Another Supreme Court term, another setback for patent owners, and another reason legislative patent reform may continue to be stymied.
Late last month, the Supreme Court issued its eagerly-awaited decision (0) in TC Heartland v. Kraft Foods, holding that corporations can be sued for patent infringement only in geographies in which they’re incorporated or have an established place of business. The IP Watchdog blog was quick to label (1) the ruling the latest in “a decade-plus line of cases that have continually eroded the rights of patent owners.”
So what exactly happened?
Heartland, which wasn’t incorporated in Delaware but does sell products there, moved the trial court to dismiss or transfer the case. But the Delaware court refused, as did the appellate court.
Under the patent venue statute (28 USC § 1400(b) (4) to legal geeks), “any civil action for patent infringement may be brought in the judicial district where the defendant resides, or where the defendant has committed acts of infringement and has a regular and established place of business.”
Writing for a unanimous 8-0 high court (newly sworn-in Justice Neil Gorsuch arrived on the bench too late to consider the case), Justice Clarence Thomas held (5) that later legislation providing in general civil cases that “a corporation may be sued in any judicial district in which it is incorporated or licensed to do business or is doing business” did not override the plain meaning of the patent venue statute, which was far narrower.
The justices also found that an even later general statutory provision, which stated that “a corporation shall be deemed to reside in any judicial district in which it is subject to personal jurisdiction at the time the action is commenced,” did not override a previous high court ruling, which definitively and unambiguously held that the word “reside[nce]” in §1400(b) has a particular meaning as applied to domestic corporations: It refers only to the State of incorporation.”
The ruling, ironically, will likely trigger an increase of litigation in Delaware.
Recall that the busiest locus of American patent litigation is the Eastern District of Texas, where judges and juries are widely thought to be sympathetic to patent owners. But while many large corporations that find themselves on the receiving ends of patent lawsuits conduct business in the district, precious few are incorporated in Texas or have a “regular and established place of business” in the district.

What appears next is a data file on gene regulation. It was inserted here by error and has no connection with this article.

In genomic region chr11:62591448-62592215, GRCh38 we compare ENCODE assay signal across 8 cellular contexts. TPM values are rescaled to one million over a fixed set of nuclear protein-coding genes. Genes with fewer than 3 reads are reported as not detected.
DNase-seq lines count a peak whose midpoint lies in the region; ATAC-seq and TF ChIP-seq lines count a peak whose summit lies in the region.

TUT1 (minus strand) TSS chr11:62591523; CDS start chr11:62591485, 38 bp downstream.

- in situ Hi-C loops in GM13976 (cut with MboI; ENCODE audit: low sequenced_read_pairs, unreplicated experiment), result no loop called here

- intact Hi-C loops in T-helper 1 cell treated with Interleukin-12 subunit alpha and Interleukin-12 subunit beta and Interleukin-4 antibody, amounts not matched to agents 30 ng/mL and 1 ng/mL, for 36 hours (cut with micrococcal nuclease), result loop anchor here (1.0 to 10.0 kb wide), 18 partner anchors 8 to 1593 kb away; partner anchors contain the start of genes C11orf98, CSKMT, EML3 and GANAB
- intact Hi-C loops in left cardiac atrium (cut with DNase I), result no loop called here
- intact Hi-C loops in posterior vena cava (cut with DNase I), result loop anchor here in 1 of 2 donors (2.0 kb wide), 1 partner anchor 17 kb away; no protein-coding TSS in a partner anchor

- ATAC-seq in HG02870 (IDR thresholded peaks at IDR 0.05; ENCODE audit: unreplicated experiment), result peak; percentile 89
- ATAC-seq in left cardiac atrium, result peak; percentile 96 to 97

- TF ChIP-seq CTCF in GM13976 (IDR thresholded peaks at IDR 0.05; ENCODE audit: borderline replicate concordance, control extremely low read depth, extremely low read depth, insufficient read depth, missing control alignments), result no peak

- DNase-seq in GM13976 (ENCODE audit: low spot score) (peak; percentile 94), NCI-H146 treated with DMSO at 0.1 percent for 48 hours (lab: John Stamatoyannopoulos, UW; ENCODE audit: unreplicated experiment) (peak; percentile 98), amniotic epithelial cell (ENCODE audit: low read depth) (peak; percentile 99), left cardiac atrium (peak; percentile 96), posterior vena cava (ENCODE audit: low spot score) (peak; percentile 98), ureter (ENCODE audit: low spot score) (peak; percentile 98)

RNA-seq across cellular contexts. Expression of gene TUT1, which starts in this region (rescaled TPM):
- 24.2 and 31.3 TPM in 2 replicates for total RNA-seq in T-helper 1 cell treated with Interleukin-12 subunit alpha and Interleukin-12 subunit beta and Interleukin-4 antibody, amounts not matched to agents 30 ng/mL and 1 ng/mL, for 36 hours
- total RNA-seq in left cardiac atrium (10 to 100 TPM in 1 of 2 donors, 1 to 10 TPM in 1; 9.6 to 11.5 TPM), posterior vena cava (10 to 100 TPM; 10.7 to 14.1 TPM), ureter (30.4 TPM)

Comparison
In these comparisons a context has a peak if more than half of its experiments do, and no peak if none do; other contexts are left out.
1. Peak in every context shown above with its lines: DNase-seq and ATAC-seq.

Delaware, by contrast, is the corporate home of many of the country’s largest companies, thanks to its favorable tax treatment. So while Texas courts can expect a sharp drop-off in patent cases, the District of Delaware is bracing for a commensurate spike in filings.
Industry reactions to the ruling were swift and varied. Adobe’s vice president of intellectual property and litigation “commend[ed] (6) the Supreme Court for its unanimous decision to limit forum shopping,” calling the ruling “a critical step towards ending predatory patent litigation. Like many tech companies, Adobe deals with frivolous patent suits in places like the Eastern District of Texas because plaintiffs search for friendly courts. There’s no place in the judicial system for the type of blatant forum shopping that is occurring in patent litigation today.”
By contrast, the executive director of the Innovation Alliance (7) — a coalition of patent owners — lamented (8) that “this decision also comes on top of several major legislative and administrative measures adopted in recent years that have similarly weakened patent rights” and in turn “have made it harder for American inventors to succeed and undercut a key driver of US innovation and job creation.”
But there seems to be consensus on one other key point: The TC Heartland decision will likely further stymie efforts to reform the patent litigation system through legislation, as curtailing suits in areas such as the Eastern District of Texas will likely tip the balance away from patent owners. For instance, Sen. Jeff Flake’s (R-AZ) VENUE Act (9), which seeks to restrict the courts in which patent suits can be filed, has been obviated by the high court.
Thus, once again, the Supreme Court has taken action to restore what it sees as proper balance to the patent system before Congress could successfully do so itself.